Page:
It all just feels so phoney, inauthentic, and insensitive… which is ironic, considering the credits list a doctor who acted as the film's “sensitivity trainer,” which made me inwardly involuntarily scoff when I saw that credit scroll by. And also, considering that Samuel D. Hunter - the writer of the screenplay, and the original stage play it adapts - loosely based the character of Charlie on himself, incorporating various autobiographical details from his personal life into the plot of an otherwise heavily fictionalised/dramatised story, it's even weirder that what he wrote should still sound so false, so unmoored from feeling like it comes from an honest place. That Fraser's character of Charlie is fanatical about ensuring people express themselves with warts-and-all honesty and truth in what they say and what they write, even while that selfsame philosophy feels like it fails to extend to Hunter's own writing, is a fascinating, bizarre paradox.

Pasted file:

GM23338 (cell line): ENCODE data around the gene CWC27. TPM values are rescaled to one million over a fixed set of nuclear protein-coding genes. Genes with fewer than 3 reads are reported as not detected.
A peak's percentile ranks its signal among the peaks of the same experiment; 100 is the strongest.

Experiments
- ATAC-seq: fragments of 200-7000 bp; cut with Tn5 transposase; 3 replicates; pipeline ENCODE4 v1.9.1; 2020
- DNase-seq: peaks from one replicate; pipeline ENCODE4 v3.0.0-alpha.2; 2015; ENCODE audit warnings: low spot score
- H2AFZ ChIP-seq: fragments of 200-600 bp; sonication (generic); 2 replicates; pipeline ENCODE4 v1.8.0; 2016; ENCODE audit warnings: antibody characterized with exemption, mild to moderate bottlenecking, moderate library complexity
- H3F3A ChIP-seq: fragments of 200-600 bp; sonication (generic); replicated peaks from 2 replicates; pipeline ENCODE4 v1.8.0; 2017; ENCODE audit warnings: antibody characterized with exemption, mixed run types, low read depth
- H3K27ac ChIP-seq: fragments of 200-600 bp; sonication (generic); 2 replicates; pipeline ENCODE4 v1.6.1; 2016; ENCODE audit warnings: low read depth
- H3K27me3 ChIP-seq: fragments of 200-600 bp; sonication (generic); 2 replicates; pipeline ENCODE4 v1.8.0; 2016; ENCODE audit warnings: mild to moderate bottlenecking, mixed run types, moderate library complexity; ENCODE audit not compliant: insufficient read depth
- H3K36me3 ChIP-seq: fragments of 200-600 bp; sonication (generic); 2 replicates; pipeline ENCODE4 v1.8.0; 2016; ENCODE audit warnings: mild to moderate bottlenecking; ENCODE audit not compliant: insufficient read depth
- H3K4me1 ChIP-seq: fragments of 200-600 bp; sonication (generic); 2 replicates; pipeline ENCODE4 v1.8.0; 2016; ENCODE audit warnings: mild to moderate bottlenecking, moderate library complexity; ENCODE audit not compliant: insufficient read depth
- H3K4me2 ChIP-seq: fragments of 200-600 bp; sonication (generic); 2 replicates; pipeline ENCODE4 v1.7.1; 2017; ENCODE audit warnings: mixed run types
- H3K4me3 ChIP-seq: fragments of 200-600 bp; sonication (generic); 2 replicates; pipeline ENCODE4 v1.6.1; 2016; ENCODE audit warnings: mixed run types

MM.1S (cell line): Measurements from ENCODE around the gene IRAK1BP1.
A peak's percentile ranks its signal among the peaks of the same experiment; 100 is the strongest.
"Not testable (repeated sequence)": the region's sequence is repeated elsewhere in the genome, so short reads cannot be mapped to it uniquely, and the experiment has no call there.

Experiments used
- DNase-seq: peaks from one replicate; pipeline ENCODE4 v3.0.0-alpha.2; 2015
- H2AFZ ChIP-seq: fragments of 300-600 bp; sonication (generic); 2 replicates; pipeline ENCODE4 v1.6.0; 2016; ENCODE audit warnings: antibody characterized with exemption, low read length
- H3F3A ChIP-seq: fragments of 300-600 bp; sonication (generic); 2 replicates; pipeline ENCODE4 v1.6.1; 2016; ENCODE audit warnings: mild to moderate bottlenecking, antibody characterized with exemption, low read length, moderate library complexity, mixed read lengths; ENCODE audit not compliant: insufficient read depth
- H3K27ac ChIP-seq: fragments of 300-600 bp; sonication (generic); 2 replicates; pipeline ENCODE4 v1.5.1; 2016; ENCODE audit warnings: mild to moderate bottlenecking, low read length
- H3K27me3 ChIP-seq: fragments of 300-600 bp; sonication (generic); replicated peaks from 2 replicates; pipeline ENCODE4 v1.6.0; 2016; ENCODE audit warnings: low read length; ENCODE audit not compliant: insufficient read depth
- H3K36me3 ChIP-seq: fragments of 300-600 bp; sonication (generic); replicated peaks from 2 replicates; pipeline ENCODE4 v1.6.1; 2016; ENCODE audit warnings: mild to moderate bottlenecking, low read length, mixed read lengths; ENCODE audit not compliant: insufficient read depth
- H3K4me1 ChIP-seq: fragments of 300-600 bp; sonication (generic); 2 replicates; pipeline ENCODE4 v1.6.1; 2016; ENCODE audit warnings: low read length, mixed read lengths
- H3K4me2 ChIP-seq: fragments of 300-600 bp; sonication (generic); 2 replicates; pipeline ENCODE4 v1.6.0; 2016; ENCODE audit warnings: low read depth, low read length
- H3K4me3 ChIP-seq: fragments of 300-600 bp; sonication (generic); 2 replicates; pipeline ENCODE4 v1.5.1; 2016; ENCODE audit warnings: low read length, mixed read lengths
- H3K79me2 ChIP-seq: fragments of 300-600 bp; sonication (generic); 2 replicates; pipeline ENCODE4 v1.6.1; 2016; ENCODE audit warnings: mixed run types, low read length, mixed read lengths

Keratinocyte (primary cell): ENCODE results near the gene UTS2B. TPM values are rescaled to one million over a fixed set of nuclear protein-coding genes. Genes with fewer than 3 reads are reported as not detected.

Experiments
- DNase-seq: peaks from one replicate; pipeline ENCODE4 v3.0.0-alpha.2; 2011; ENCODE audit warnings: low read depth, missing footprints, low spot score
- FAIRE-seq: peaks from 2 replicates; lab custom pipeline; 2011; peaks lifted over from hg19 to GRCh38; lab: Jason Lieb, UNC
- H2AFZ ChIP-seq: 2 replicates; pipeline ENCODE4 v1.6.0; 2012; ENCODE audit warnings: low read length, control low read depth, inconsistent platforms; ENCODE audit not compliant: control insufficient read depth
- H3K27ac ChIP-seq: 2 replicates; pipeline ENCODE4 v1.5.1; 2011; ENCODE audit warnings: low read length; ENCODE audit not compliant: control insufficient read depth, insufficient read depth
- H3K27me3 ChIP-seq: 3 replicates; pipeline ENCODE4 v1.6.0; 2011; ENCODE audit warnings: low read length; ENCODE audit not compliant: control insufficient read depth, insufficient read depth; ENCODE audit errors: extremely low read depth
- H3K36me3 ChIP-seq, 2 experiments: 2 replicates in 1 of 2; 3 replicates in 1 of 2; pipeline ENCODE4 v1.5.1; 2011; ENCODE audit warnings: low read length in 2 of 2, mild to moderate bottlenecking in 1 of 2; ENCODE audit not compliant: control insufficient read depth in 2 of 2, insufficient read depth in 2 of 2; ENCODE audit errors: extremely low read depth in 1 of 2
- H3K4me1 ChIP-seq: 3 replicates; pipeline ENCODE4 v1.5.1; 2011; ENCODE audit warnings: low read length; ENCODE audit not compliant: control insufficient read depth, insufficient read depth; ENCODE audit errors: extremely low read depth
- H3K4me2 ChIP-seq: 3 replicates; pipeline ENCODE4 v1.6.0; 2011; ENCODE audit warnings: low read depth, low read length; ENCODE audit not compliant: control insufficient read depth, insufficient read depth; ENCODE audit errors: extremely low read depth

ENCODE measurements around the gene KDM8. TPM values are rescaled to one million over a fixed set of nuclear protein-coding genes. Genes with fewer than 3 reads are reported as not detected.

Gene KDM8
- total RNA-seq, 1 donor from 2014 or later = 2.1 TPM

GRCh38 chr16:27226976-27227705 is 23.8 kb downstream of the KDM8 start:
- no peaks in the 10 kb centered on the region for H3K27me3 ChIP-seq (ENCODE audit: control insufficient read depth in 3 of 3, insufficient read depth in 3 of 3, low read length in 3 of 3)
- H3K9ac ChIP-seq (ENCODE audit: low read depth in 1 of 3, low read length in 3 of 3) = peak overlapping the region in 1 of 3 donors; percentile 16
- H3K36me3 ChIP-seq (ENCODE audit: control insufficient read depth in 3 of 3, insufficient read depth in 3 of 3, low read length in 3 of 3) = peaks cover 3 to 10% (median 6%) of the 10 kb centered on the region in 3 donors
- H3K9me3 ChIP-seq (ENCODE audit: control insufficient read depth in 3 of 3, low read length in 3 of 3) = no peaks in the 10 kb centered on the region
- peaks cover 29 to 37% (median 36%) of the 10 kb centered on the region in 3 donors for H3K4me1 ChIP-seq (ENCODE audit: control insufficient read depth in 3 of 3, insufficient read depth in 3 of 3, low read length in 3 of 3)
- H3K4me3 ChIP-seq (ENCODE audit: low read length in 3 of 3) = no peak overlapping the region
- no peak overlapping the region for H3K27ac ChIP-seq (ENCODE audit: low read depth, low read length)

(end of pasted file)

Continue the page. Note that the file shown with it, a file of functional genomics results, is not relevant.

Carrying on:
As for Aronofsky, even he doesn't feel fully like himself here, in terms of how his directorial voice usually speaks through the written material. This isn't solely down to him not having written the script he's directed, because that was also the case with The Wrestler and Black Swan, and they were both absolutely phenomenal, and they still felt like the kinds of stories Aronofsky has always been obsessed with telling. Something that's still the case with The Whale at first glance, seeing as it's filled with all the typical thematic hallmarks of Aronofsky's filmography: addiction, self-destruction, grief, religion, social isolation and alienation, nihilism, fractured families, tortured minds, lost souls, fallible humanity, yearning for redemption or transcendence, and exploring the ways in which the human body can be pushed to grotesque extremes as an external reflection of the character's restless internal struggle to exist under the weight of living in a cold, chaotic, cruel world in which they've been left to feel they don't belong.